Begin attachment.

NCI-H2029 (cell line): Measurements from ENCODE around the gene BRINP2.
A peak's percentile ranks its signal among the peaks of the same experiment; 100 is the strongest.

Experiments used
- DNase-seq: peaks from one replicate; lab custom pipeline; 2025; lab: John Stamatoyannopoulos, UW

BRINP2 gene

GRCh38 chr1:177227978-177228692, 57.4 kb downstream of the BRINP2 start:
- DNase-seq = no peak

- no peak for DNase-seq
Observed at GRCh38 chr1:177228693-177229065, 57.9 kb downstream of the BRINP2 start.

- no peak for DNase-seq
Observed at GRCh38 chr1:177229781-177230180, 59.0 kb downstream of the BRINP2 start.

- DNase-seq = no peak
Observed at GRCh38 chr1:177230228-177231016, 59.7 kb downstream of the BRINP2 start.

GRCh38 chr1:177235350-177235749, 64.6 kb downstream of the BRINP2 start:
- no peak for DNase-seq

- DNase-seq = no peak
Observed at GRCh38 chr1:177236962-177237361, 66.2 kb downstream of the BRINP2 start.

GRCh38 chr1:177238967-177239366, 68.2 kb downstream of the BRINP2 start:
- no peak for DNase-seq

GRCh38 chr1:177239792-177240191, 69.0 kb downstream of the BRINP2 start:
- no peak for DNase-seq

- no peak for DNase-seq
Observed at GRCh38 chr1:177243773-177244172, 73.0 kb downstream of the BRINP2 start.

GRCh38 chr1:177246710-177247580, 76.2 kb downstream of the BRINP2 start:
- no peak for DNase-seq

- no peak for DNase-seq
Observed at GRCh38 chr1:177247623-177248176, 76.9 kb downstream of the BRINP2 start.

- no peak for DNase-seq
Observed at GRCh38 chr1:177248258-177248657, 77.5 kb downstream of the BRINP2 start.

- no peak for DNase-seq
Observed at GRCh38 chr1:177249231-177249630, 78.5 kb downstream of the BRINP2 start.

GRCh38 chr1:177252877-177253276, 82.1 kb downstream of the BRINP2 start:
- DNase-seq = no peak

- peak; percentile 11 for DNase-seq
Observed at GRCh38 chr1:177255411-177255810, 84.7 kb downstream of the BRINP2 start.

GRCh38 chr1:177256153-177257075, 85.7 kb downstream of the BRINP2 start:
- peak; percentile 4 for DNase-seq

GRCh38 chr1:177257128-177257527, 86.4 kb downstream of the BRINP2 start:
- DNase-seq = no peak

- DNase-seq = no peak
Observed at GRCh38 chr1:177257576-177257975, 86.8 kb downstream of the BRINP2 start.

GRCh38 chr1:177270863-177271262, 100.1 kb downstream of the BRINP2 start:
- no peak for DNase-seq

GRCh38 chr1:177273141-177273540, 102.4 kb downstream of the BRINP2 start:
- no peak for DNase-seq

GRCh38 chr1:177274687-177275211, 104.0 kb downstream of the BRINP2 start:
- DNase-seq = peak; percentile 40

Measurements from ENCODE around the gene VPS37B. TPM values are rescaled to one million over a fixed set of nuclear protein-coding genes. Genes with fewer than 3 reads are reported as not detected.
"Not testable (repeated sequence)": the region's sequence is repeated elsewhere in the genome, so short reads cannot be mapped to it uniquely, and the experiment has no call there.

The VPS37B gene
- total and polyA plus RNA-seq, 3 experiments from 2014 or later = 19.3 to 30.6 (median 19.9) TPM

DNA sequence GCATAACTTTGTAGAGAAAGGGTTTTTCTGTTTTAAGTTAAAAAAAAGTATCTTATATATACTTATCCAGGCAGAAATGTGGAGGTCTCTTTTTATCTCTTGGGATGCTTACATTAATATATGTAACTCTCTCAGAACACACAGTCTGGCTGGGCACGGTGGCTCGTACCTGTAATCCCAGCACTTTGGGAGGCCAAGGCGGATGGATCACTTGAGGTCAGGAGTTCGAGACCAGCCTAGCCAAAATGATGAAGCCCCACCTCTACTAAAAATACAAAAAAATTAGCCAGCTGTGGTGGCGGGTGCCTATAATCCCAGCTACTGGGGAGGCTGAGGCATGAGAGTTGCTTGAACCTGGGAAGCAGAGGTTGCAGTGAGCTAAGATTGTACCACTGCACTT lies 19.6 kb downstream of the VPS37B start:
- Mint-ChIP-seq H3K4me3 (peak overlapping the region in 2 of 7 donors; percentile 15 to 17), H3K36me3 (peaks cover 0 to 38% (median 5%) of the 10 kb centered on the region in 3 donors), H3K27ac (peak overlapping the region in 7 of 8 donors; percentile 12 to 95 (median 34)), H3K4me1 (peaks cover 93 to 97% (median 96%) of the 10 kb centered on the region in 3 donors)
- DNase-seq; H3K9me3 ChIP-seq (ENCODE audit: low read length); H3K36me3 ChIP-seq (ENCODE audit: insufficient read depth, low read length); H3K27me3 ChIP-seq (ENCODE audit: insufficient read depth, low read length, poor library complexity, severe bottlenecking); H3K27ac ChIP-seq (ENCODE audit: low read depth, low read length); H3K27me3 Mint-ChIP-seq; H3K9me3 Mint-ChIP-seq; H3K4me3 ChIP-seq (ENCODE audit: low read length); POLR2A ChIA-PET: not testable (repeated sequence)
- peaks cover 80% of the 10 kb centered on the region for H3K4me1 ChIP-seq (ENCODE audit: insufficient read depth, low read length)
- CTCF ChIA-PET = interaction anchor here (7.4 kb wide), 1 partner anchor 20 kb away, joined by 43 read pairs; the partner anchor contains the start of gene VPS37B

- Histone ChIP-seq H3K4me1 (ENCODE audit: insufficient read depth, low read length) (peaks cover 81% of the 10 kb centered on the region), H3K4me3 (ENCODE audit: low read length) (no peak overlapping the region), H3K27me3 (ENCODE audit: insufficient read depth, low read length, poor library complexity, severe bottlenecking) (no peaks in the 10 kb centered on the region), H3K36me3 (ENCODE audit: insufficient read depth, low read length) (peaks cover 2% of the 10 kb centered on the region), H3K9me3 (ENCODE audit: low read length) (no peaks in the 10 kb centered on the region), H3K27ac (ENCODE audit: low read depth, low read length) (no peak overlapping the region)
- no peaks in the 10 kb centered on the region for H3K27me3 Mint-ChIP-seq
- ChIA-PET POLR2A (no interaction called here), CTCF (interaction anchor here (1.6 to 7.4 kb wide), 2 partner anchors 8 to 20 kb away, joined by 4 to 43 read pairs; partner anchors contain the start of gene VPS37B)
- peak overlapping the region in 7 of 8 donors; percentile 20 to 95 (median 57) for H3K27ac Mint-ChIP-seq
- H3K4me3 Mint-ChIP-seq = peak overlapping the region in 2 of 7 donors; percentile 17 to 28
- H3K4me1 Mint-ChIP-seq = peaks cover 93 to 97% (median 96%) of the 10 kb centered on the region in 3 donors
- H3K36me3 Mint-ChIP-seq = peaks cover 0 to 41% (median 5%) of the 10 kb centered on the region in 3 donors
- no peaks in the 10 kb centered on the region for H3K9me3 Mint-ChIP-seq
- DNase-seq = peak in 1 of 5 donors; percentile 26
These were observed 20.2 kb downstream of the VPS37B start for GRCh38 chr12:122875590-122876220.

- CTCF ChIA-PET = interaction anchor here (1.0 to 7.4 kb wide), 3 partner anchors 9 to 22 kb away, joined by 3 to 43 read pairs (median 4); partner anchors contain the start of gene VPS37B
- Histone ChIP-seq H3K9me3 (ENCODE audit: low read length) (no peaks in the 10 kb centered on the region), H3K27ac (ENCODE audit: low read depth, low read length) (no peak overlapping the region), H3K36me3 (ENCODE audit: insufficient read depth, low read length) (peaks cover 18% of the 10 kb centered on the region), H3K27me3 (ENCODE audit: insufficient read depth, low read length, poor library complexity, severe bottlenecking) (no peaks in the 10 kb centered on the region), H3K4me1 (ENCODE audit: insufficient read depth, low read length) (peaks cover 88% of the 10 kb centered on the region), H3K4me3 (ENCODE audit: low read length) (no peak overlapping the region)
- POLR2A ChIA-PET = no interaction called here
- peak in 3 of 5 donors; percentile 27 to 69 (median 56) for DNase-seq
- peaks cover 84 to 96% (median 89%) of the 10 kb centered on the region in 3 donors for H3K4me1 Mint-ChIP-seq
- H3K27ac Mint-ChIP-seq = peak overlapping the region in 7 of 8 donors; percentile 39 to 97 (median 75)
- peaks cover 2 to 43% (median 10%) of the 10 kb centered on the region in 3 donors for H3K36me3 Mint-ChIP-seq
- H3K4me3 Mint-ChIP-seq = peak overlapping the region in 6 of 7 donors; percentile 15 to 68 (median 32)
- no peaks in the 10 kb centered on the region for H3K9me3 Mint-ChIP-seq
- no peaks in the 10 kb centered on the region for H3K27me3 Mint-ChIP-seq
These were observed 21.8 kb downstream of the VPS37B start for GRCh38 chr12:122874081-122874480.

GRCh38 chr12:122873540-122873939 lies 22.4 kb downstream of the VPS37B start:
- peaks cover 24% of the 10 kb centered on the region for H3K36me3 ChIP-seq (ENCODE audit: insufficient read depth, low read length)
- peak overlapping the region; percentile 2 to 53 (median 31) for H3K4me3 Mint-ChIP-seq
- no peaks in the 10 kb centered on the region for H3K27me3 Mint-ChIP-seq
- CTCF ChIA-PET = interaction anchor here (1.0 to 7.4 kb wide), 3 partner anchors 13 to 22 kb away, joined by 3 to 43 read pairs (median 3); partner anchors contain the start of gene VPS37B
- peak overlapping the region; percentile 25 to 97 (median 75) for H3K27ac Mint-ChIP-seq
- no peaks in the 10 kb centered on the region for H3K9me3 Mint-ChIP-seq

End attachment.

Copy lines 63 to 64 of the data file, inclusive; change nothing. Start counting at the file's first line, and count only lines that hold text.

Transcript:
- H3K36me3 Mint-ChIP-seq = peaks cover 0 to 41% (median 5%) of the 10 kb centered on the region in 3 donors
- no peaks in the 10 kb centered on the region for H3K9me3 Mint-ChIP-seq